In CCs with non‐metastatic character and in metastatic CCs grown in vitro in which a non‐metastatic state is imposed by the microenvironment, HH‐GLI and WNT‐TCF may interact at multiple levels: in a positive manner through the common regulation of cMYC and through an antagonistic manner by effects on GLI3. Since we find that WNT‐TCF regulates GLI3 transcription, its repressor function (GLI3R) might mediate the restrictive activity of WNT‐TCF on GLI1. This situation would then be abolished by enhanced HH‐GLI signalling, which represses GLI3 and WNT‐TCF signature levels.
Conversely, we provide evidence that βCAT, which is required for CC growth (Roh et al, 2001), can negatively regulate GLI3R and positively regulate GLI1 exogenous activities independent of TCF in CCs generally and in their CD133+ stem cell populations. These results are consistent with previous data on the binding of βCAT to GLI3R (Maeda et al, 2006; Ulloa et al, 2007) and possibly to GLI1 (Liao et al, 2009) in other cells. Taken together, the data suggest an interactive balance in non‐metastatic CCs between HH‐GLI and WNT‐TCF, with cross‐regulation at different levels (Fig 2H).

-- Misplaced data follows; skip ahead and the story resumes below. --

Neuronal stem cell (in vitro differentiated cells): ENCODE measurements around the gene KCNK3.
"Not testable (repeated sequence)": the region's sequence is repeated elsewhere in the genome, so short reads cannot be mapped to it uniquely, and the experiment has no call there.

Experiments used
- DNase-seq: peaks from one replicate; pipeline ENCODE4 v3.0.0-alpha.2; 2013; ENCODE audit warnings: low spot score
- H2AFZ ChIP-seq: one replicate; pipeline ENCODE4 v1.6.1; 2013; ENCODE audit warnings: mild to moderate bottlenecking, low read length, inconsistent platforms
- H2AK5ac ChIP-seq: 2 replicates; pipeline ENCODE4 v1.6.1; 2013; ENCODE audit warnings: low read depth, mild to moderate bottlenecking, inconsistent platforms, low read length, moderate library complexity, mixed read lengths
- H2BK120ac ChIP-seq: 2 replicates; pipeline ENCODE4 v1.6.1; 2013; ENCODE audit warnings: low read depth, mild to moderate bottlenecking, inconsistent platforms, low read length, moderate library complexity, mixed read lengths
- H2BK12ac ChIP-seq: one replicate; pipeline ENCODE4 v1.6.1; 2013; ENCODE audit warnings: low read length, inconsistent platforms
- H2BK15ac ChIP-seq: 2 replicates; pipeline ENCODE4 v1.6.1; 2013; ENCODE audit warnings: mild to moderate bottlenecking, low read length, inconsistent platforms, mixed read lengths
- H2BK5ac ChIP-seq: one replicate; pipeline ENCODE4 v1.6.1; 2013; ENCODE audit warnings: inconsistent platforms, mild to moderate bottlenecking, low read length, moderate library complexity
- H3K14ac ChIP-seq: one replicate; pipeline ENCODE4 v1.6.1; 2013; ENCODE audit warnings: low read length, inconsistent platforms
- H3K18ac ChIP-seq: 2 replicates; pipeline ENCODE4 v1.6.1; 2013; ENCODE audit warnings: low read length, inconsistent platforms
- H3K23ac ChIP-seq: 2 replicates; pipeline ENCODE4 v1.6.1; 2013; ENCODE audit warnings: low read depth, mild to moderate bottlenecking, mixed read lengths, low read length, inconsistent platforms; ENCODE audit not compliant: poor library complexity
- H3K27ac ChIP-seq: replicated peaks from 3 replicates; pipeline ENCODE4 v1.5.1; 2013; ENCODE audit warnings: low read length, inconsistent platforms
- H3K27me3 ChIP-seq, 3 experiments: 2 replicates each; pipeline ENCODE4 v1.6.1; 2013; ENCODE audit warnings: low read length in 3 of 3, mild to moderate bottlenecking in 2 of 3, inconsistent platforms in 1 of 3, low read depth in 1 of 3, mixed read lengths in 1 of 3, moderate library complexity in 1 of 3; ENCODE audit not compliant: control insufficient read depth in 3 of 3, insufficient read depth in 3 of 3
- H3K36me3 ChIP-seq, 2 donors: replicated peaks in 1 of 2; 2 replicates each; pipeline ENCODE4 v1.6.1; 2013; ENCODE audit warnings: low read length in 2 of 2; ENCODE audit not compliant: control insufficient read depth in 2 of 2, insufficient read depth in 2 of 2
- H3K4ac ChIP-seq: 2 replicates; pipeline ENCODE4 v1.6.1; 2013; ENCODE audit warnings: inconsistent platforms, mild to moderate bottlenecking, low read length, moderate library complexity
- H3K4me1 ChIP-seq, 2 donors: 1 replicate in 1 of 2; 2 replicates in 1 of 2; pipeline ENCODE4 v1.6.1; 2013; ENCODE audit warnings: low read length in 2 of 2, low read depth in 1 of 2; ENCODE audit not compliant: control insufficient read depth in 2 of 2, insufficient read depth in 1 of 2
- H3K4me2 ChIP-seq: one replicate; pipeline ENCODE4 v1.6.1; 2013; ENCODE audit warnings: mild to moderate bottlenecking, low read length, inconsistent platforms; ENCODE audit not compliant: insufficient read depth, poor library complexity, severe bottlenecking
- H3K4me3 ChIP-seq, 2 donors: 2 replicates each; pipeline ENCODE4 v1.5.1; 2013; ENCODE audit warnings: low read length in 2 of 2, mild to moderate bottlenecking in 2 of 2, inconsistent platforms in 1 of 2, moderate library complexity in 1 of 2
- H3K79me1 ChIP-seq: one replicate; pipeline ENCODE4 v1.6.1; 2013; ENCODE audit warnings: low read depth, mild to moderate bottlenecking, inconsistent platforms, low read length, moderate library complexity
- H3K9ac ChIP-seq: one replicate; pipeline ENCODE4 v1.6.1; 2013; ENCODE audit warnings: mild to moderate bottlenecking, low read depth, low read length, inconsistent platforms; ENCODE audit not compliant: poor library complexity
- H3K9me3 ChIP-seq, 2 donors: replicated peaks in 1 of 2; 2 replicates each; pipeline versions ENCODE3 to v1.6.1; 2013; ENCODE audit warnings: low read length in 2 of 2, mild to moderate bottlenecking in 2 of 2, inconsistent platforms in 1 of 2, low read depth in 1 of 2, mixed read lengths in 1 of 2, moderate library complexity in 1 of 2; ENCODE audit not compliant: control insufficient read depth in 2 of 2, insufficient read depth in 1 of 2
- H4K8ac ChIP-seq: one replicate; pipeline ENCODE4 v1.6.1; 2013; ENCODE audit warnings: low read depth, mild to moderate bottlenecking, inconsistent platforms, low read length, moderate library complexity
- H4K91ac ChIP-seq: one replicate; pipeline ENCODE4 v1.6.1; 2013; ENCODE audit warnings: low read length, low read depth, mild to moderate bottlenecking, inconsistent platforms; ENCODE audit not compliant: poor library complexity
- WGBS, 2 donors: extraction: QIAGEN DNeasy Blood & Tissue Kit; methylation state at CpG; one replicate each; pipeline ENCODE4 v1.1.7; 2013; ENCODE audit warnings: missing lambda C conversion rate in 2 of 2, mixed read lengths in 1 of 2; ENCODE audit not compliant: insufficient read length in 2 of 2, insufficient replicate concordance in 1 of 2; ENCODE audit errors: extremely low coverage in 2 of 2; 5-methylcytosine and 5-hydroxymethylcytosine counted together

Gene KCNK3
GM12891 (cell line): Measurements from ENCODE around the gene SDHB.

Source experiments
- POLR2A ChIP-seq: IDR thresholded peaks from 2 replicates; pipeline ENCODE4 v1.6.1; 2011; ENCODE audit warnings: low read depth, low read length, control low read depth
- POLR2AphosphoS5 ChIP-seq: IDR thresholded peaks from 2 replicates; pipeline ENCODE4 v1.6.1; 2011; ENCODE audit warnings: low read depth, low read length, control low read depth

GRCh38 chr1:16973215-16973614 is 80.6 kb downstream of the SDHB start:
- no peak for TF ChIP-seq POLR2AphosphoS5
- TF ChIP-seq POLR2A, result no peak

GLI1 activity is boosted by oncogenes and loss of tumour suppressors characteristic of CC progression
What then drives the high‐to‐low WNT‐TCF and low‐to‐high HH‐GLI pathway level switch, most notably but not exclusively in CD133+ CC stem cells, at the metastatic transition? In addition to the boosting of GLI1 activity by βCAT (see above), we show that GLI1 transcriptional activity can also be enhanced by cMYC, oncogenic KRAS‐MEK/AKT and loss of PTEN and p53. These positive effects are detected in both whole and in CD133+ CC cell populations, supporting the notion that regulation of GLI1 in stem cells is critical. GLI1 could similarly be enhanced indirectly through the upregulation of βCAT by oncogenic KRAS and loss of p53 (Janssen et al, 2006; Sadot et al, 2001).